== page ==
2. You need to rely on your Chinese co-producer to collect the box office and pay your share to you outside of China. Good luck with that.

3. Even if you are lucky and your Chinese co-producer has some vague intention of paying you, they cannot pay you unless they can show the Chinese tax authorities that income tax has been paid on the gross receipts and that the withholding tax on their payment to you will be deducted. Even then, they will still need SAFE (State Administration of Foreign Exchange) approval before being able to send money overseas. The vast majority of Chinese businesses will not want to do business this way.

Even in the developed world, taxation of international films is one of the most difficult areas of taxation. For China, this situation is compounded by many orders of magnitude due to a new tax code, a non-convertible currency is not convertible and SAFE involvement from the time the money enters China to when it leaves.

In previous posts (here and here) we looked at the basic framework of rules governing foreign film production in China, as applied by the China Film Co-Production Corporation (CFCC).  As it is illegal for foreigners to independently produce films in China, a Sino-foreign co-production is required and the CFCC provides a standard co-production contract.

The CFCC contract deals effectively with Chinese approval of the production process and content and censorship of the film, but it does not deal at all with the more important issues of taxation and distribution of proceeds. The regulations and the form contracts are silent on the role of distributors; they mention no role for distributors in financing. In fact, there is no explicit provision for the role of any parties other than the co-producers. There is no mention of banks, completion guarantors, distributors, sub-distributors, or collection agents. There also is no general treatment of overseas financing and rights. Participation in the project by such entities is not prohibited; it is simply ignored.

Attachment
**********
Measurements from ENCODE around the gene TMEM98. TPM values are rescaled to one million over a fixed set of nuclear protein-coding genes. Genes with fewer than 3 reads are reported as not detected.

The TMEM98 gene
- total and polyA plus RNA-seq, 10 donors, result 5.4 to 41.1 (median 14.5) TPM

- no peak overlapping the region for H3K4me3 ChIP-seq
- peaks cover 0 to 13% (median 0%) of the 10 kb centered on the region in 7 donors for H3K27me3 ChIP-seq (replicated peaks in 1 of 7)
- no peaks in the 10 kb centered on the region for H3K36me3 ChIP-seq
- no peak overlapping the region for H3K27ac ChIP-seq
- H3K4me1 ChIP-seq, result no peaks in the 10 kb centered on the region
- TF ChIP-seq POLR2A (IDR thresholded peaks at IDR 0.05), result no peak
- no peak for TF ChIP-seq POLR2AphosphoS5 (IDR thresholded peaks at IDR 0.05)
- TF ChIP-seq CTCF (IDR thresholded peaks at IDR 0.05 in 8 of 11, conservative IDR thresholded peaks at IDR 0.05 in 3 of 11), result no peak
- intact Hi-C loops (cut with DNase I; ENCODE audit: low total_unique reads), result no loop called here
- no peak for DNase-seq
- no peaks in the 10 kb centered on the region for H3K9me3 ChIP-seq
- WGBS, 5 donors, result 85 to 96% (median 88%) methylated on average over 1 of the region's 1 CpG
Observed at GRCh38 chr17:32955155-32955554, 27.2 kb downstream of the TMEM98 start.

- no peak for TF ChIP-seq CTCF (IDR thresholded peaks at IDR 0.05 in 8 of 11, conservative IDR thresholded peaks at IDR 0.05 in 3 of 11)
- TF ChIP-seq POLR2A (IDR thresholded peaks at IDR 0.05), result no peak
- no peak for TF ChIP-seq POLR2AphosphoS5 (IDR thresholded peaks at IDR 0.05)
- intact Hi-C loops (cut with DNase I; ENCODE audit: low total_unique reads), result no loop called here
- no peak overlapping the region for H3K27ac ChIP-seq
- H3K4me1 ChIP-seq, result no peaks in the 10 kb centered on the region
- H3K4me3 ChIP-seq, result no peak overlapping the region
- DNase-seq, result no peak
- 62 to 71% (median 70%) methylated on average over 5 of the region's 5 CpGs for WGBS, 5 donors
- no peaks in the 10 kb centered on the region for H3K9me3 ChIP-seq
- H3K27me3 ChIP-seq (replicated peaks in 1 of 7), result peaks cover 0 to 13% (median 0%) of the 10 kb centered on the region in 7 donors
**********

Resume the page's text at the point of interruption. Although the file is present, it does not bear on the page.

In the CFCC contract, it is assumed the foreigners have the money and that all will be paid for “up front,” with no participation by the financing players and with little or no consideration to how and when payment will be made to the foreign financiers. On the other hand, the documents and rules are extremely flexible and are not encumbered with many of the restrictive rules that apply to joint ventures and WFOEs.

The CFCC contract clearly provides that all proceeds are collected and processed by the co-production partners. There is a bank account controlled by both sides and careful accounting controls are put in place. The Chinese side is not put in complete control of things. In essence, the co-production partnership is its own collection agent manager. At least in theory, this can work because there are only two parties: the two producers.

The problem that we have seen with this arrangement is that there is no mechanism in China for the partial or primary funding of a film project by distributors. The assumption is that all of the advance funding comes from or through the foreign producer, with no direct involvement from third parties. The structure is therefore designed so that money and other benefits flow into China, but proceeds and other benefits will not escape from China. For producers not worried about Chinese box office, so long as the physical film escapes from China, the proceeds and other benefits issue is typically not of vital importance.

In our experience, foreign producers who want to get paid are usually better off allowing their Chinese co-producers to take China distribution rights in return for an up-front payment because the back-end off the receipts is usually just a mirage.